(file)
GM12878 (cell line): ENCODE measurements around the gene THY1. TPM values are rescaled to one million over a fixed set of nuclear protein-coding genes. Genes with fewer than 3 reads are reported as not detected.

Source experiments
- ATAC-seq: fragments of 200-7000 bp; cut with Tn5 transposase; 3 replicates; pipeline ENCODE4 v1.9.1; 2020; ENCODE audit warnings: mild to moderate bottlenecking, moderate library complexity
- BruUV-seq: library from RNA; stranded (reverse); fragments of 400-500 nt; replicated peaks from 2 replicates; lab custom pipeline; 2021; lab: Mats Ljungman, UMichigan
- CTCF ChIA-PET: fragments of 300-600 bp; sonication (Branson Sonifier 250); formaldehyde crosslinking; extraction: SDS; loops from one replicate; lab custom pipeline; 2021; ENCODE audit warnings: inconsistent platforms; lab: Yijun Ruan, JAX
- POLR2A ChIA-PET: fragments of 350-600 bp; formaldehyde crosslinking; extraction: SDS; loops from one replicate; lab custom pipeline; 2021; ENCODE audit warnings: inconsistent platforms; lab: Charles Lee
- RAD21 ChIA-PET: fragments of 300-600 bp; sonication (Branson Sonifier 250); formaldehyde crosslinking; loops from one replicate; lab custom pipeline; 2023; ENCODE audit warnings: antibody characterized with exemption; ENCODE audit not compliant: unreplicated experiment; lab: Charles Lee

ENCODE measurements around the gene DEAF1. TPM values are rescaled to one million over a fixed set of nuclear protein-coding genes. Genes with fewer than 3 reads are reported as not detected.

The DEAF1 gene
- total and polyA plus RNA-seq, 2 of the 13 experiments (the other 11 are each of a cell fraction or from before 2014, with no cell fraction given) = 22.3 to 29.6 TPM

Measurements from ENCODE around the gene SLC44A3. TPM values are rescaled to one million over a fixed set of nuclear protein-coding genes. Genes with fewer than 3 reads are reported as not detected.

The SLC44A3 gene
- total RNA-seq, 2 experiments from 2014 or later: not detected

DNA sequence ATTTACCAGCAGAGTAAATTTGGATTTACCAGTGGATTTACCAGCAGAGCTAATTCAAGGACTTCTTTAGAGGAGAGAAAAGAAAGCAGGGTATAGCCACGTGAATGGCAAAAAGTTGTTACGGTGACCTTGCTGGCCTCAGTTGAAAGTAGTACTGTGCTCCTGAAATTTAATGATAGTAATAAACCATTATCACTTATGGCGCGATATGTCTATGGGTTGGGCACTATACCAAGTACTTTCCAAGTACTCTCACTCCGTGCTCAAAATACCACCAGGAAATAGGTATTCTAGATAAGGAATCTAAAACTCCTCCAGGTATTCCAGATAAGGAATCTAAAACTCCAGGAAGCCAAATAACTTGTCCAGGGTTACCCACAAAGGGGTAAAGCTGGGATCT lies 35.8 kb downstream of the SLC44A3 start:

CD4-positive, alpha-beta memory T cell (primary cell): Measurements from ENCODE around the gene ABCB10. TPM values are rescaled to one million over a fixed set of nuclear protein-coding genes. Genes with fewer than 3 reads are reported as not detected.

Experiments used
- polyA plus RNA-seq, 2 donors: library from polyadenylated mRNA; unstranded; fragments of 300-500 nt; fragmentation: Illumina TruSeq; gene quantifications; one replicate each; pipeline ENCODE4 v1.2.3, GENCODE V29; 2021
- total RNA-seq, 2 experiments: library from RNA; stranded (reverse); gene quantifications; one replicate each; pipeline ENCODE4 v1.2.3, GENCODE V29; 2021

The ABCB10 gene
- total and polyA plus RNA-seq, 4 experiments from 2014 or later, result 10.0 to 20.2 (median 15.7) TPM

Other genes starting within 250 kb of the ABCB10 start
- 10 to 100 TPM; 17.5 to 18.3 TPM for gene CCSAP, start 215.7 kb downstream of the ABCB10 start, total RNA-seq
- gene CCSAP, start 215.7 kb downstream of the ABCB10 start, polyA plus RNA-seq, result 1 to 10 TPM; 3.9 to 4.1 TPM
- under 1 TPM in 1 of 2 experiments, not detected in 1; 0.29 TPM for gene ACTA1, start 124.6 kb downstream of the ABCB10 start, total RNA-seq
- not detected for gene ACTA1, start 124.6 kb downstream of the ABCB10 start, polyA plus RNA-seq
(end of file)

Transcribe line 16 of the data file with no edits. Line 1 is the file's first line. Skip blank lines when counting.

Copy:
Experiments used